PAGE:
HE says he believes in 1Malaysia because he has really lived through it. A politician for 18 out of his 42 years, Datuk Dr Wee Ka Siong is currently MCA Youth chief and deputy education minister. He is also now the Member of Parliament for Ayer Hitam in Johor, but he still has fond memories of his kampung boy lifestyle in Malacca.
In a 19 July 2010 interview at KL Hilton between functions, Wee, who is known for his strong command of Bahasa Malaysia, English and Mandarin, tells The Nut Graph how his childhood and family have shaped his identity and views of Malaysia.
TNG: Where and when were you born?
Wee Ka Siong: I was born in Malacca [in 1968], in a small town called Jasin. We lived in Kampung Air Baruk, which is a Malay village, and where you had only five Chinese families.
I spent 18 years in Jasin, in that kampung house which was in front of a padi field. My childhood friends were Malay [Malaysians] and we used to play all sorts of games like “teng teng”. We also played badminton a lot, using wooden racquets. I was just a little kampung boy.
Can you trace your family tree?
My paternal grandfather came to Malaya at the age of 20 and I am a second-generation Malaysian. I have not been to China or my grandfather’s hometown, a city called Lu Feng in the Guang Dong province.
My grandfather started with a small sundry shop in the kampung, maintaining good relationships and a brotherhood with the neighbours who were mostly Malay. Because of that, my family was given the opportunity and privilege of renting on Malay reserve land for 40 years, at just RM5 a month. My grandfather was asked by the neighbours to stay and build a house there to ensure the sundry shop would remain; it gave them credit.
I still remember those 555 notebooks and I would take down credit records on them as a boy. My grandfather used to help the villagers, and so we always had good relationships with them.
My mother’s side is even more colourful. She was given to another family when she was just 40 days old, as she had too many sisters and there was gender discrimination at the time. My mother went to school for only seven months and she was a top student in Malacca. But she had to stop and look after the family when her sister-in-law developed a mental illness.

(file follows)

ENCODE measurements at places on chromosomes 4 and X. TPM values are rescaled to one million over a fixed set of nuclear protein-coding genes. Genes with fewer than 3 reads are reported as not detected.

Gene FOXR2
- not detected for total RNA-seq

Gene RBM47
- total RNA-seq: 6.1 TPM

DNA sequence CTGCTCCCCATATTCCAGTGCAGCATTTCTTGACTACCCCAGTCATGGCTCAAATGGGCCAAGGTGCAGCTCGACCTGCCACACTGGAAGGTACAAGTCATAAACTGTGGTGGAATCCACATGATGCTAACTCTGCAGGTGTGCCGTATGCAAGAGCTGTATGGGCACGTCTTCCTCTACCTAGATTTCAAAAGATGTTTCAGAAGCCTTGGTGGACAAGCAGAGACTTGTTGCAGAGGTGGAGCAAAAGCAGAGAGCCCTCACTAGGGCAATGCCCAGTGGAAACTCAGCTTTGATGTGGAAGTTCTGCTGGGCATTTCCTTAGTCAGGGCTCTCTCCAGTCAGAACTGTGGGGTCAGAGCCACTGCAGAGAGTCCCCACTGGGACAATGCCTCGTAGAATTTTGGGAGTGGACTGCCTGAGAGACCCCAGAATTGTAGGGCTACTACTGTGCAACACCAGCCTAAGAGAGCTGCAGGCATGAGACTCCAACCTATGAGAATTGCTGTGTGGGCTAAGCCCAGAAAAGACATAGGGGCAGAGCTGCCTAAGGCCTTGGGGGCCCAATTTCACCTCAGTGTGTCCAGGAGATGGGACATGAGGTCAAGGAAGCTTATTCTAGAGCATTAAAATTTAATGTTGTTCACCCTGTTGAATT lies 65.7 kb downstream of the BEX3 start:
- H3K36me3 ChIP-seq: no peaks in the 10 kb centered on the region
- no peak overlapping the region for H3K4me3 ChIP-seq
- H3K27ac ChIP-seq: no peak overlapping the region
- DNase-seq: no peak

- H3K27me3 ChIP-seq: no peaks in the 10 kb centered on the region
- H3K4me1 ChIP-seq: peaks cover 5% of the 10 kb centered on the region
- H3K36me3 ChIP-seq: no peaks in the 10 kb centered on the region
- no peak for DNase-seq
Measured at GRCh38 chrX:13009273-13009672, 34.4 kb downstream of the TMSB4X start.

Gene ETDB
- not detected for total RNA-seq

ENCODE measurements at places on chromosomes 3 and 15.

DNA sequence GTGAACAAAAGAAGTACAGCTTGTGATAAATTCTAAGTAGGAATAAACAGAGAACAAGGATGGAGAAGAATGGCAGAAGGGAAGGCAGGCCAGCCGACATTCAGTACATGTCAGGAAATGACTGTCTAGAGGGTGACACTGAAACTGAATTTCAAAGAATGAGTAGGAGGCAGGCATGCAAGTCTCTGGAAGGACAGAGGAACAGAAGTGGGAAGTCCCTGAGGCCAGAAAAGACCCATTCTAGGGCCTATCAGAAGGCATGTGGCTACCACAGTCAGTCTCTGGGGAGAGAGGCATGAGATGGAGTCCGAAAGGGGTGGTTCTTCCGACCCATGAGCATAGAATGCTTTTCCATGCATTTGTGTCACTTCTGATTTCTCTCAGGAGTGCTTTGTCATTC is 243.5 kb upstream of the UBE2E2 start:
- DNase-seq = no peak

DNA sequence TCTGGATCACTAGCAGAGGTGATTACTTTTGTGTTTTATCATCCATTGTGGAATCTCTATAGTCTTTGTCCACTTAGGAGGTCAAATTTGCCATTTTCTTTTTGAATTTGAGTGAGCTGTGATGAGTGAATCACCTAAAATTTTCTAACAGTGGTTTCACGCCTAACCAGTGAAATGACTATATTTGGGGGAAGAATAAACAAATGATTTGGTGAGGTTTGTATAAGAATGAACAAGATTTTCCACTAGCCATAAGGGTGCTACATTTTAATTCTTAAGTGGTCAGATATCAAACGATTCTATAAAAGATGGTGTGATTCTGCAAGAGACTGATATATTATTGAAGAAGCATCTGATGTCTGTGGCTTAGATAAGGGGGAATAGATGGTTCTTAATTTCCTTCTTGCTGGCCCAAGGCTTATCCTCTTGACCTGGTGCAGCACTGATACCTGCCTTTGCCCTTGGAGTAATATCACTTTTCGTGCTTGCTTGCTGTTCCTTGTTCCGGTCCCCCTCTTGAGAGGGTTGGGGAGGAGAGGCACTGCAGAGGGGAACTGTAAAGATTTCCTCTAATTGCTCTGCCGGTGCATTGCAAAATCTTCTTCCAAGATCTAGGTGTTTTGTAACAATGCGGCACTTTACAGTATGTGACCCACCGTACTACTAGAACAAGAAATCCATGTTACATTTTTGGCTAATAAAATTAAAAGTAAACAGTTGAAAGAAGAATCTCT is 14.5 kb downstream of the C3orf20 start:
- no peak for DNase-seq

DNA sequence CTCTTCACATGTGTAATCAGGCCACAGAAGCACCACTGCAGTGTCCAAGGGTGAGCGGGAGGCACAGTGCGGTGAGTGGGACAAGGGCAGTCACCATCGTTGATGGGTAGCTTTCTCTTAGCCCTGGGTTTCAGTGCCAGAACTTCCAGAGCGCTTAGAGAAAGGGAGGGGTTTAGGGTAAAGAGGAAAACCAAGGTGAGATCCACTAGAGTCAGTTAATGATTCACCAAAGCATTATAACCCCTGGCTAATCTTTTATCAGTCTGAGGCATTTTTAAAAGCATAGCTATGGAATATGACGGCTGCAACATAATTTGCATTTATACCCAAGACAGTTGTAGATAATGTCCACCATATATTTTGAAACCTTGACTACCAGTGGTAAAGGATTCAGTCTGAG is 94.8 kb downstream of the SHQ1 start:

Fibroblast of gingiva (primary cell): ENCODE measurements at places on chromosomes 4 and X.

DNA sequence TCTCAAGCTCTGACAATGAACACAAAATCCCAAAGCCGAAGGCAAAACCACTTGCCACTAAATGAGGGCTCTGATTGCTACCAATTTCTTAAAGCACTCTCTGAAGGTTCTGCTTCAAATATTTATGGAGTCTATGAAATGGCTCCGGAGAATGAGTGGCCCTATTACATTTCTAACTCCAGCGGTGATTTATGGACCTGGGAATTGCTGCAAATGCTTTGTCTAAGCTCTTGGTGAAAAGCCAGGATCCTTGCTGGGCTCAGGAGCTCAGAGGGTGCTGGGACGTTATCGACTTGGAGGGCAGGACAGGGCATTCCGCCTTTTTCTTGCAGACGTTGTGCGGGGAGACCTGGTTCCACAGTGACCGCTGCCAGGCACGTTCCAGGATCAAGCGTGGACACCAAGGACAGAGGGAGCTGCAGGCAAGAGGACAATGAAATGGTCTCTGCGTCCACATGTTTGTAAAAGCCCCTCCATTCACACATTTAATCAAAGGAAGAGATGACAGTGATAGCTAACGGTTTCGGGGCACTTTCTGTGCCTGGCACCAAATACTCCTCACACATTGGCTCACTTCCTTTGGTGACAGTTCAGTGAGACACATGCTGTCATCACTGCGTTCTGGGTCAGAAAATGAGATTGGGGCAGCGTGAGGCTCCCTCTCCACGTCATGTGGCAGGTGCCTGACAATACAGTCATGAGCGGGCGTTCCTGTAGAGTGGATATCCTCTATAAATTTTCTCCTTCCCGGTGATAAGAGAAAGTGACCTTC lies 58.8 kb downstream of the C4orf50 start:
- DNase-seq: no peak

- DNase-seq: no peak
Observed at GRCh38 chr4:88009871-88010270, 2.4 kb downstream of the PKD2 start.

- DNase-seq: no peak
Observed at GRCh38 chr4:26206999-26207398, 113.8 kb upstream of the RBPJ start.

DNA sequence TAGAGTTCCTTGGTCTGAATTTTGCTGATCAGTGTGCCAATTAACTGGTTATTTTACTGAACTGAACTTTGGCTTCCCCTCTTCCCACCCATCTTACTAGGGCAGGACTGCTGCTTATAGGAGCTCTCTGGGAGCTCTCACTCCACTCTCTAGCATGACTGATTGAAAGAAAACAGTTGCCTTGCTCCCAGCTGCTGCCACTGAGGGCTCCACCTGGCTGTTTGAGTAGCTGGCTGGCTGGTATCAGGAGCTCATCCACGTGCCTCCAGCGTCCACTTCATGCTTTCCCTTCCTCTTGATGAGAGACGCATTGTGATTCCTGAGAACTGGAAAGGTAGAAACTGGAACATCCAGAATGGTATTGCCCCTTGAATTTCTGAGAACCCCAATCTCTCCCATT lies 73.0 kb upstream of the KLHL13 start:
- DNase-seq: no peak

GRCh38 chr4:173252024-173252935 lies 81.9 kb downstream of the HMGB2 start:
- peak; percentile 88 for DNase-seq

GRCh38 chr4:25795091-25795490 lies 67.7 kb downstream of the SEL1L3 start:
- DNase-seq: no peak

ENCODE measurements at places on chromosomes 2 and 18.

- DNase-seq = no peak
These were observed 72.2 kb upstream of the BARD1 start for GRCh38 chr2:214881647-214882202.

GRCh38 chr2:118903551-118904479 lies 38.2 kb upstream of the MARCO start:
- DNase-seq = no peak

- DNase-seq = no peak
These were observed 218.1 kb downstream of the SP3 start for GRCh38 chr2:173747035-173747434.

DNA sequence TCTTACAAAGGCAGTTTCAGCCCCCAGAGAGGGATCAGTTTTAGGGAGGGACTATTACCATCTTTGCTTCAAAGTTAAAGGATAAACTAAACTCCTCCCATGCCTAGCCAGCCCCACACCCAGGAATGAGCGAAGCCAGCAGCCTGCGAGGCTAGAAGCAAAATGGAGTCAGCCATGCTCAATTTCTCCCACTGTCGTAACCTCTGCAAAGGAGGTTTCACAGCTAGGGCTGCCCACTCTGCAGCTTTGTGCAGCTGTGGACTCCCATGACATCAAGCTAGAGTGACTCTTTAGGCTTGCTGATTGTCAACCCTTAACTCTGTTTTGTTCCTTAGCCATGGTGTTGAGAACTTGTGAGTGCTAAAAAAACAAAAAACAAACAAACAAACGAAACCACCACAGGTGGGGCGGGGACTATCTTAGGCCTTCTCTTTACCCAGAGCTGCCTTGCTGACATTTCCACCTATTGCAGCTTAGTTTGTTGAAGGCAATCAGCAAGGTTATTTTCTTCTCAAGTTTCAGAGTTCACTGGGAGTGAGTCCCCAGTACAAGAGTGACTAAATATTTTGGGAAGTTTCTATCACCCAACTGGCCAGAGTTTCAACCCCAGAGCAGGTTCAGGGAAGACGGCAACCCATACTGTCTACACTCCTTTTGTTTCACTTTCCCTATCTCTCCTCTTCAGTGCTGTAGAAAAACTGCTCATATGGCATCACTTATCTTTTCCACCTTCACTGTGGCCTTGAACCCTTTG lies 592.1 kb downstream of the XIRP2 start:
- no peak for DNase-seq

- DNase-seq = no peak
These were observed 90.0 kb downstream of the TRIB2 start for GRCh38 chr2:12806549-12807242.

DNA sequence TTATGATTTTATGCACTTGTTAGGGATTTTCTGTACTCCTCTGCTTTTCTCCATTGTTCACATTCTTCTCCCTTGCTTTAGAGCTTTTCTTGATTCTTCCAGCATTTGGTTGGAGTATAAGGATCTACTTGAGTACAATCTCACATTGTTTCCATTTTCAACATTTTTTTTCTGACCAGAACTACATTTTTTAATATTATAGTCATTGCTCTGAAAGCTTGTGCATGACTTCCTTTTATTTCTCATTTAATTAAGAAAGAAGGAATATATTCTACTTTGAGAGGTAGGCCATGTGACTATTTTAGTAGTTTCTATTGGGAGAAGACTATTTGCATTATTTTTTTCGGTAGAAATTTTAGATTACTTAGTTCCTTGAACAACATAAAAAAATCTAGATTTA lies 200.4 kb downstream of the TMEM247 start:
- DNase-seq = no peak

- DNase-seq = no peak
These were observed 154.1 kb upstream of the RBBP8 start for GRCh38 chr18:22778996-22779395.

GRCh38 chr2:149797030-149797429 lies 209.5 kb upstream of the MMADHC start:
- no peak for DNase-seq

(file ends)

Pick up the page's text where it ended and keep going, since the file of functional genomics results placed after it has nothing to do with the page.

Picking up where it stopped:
She would go around neighbours’ homes, charging five or 10 sen to deliver clean water in bamboo buckets. She is an iron lady, and also worked in the estate as a rubber tapper. She is a first-class Tamil speaker, and is also fluent in Telegu and Malayalam because she grew up in the Bukit Asahan estate, which was predominantly an Indian area.
What are some of the memories or stories from your childhood that have stuck with you and why?
When I was a boy, my father used to fetch me from school using a motorbike and take me to his friend’s house. This friend was a blind man named Pak Cik Hussein. He was poor, and only made about RM1.50 a day making bamboo weaves and baskets.
My dad would spend about one and a half hours chatting with Pak Cik Hussein, and every time he went, he would bring some 30 sen bread or 50 sen kaya to the house. Sometimes my father would also go to the market to buy ikan kembong for his family. I remember when Pak Cik Hussein got married to another blind lady. We were all so happy, and it was as if our own family member was getting married.
It is a fond memory, that wedding day. In 1988 when I was studying in UTM (Universiti Teknologi Malaysia), I received a call from my family to say that my father got into an accident while travelling to meet Pak Cik Hussein. He was in a coma for a while, but thankfully came out of it and recovered. I feel he was blessed.
Why is that memory so significant to you?
Well, because there are still so many poor people out there who deserve help from others. At that time, my dad was just a smallholder, as my grandfather had some rubber estate. We were not rich, just a bit better off than others.
But when you have RM10 or RM20, you think about how RM1 or RM2 could really help out someone and [their] whole family. The self-satisfaction is something you cannot really describe in words. My grandfather used to remind us that we were on Malay reserve land for RM5, but that we could not just give RM5. He used to tell us, even after we shifted from there, that during Hari Raya we had to make sure we bought beef or mutton for the landlord. We did that for 40 years and were thankful.